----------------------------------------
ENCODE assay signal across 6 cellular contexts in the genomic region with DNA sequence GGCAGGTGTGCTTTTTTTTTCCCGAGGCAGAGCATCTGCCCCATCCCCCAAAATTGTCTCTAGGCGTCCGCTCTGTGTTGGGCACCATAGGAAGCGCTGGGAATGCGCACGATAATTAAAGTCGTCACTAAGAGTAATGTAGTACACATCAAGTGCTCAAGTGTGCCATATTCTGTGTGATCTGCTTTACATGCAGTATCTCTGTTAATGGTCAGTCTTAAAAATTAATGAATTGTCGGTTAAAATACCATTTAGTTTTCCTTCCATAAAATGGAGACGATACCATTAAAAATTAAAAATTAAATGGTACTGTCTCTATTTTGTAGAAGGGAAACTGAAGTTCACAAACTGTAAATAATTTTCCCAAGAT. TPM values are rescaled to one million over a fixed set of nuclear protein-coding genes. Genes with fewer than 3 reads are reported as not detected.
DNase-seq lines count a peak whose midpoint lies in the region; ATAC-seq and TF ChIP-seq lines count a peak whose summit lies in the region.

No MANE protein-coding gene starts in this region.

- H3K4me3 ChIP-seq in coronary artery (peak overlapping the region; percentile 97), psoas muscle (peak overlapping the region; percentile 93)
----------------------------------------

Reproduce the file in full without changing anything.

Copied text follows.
ENCODE assay signal across 6 cellular contexts in the genomic region with DNA sequence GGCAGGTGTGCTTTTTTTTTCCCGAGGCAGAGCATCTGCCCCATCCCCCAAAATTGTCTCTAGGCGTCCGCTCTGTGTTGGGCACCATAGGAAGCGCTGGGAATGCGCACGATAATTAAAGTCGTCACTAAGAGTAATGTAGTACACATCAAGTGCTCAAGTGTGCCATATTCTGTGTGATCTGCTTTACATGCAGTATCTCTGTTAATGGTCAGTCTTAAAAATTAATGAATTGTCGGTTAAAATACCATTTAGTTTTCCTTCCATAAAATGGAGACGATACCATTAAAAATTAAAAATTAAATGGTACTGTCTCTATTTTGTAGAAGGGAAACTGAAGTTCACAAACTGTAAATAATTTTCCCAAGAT. TPM values are rescaled to one million over a fixed set of nuclear protein-coding genes. Genes with fewer than 3 reads are reported as not detected.
DNase-seq lines count a peak whose midpoint lies in the region; ATAC-seq and TF ChIP-seq lines count a peak whose summit lies in the region.

No MANE protein-coding gene starts in this region.

- H3K4me3 ChIP-seq in coronary artery (peak overlapping the region; percentile 97), psoas muscle (peak overlapping the region; percentile 93)